Chinese Designers: Beware of “Guochao Fatigue”
If you’ve been on the Chinese Internet over the last few years, chances are you’ve come across the term “Guochao.” When the cookie-cutter Chinese sports brand Li Ning debuted a streetwear-infused line of clothing at Paris Fashion Week in 2018, netizens coined the term “Guochao” to describe a rising group of local designers who were making Chinese nationalism trendy. Since then, almost every millennial-savvy brand has rushed to launch Guochao-inspired collabs in support of Chinese culture. But as repetitive China-proud narratives continue to flood the market, consumer fatigue has followed. Now, to obtain serious cultural reach, Chinese designers must go beyond a basic “proudly made in China” concept.
Guochao is linked to the concept of “cultural confidence (文化自信),” which is another buzzword in China that refers to the country’s rising cultural self-esteem. Meanwhile, domestic e-commerce giants like Alibaba, JD.com, and NetEase have quickly produced Guochao shopping festivals to attract younger consumers. Alibaba’s premium branch, Tmall, has even introduced a Guochao incubation center to help support homegrown fashion brands through a related algorithm and other measures.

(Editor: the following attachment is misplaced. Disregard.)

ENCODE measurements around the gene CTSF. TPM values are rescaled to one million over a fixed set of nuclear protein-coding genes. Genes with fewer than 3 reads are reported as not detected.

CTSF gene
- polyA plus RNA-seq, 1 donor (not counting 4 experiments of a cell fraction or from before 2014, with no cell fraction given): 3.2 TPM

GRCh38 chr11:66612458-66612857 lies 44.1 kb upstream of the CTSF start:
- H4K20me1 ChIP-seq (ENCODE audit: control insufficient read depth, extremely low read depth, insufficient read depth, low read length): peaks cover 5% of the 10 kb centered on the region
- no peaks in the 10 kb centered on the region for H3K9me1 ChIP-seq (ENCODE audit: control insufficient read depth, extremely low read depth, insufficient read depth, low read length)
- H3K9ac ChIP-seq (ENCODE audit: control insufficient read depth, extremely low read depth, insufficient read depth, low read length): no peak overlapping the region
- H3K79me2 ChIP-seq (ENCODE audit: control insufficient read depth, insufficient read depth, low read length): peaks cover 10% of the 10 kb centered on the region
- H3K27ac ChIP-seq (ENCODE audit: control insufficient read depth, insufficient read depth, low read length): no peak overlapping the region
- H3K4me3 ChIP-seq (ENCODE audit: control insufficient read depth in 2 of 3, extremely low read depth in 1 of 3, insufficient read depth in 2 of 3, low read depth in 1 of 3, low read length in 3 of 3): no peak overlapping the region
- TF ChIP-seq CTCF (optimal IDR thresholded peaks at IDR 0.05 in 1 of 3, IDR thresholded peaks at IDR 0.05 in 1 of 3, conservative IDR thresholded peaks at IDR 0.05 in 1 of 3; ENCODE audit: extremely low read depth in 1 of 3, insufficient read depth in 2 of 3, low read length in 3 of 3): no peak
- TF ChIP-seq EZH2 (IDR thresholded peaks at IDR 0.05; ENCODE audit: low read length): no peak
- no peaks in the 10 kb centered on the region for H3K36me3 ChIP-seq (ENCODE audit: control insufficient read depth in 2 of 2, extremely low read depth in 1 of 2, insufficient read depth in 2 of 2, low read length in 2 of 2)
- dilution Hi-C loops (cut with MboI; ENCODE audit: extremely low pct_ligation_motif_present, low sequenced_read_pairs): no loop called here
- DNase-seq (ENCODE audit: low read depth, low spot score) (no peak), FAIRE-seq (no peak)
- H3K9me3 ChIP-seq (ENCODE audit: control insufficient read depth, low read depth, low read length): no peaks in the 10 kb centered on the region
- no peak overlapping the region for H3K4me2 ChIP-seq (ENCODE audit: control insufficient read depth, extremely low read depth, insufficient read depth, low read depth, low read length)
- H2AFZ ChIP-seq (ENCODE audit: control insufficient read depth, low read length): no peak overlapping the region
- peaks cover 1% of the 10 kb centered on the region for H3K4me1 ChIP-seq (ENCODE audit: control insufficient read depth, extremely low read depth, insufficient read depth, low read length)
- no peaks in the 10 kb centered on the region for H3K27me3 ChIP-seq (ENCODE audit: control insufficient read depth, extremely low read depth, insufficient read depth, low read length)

As a type of “soft power” that encourages young people to take pride in their national identity, the Chinese government has approved of the Guochao movement. In a propaganda video, the state-owned CCTV channel described Guochao by saying that brands are “exporting China’s culture and aesthetic, which is bound to make a lasting difference.” As such, producing Guochao pieces or anything that puts forth a China-proud narrative has become both commercially viable and politically correct.
Xiaojing Huang, a Chinese trend expert and founder of design consultancy Yang Design, said this brand of nationalistic sentiment is likely to prevail over the coming decades. “China has been in a strong nationalist mood since the 2008 Beijing Olympics,” she said, “and this ideology is likely to prevail for the next 30 years as China’s economy grows slowly but steadily.” She also emphasized that the Guochao craze is particularly relevant to the post-90s generation, which was raised during a period of heightened nationalism. Because of this, few of those younger consumers equate “Made in China” with cheap knock offs as their parents do.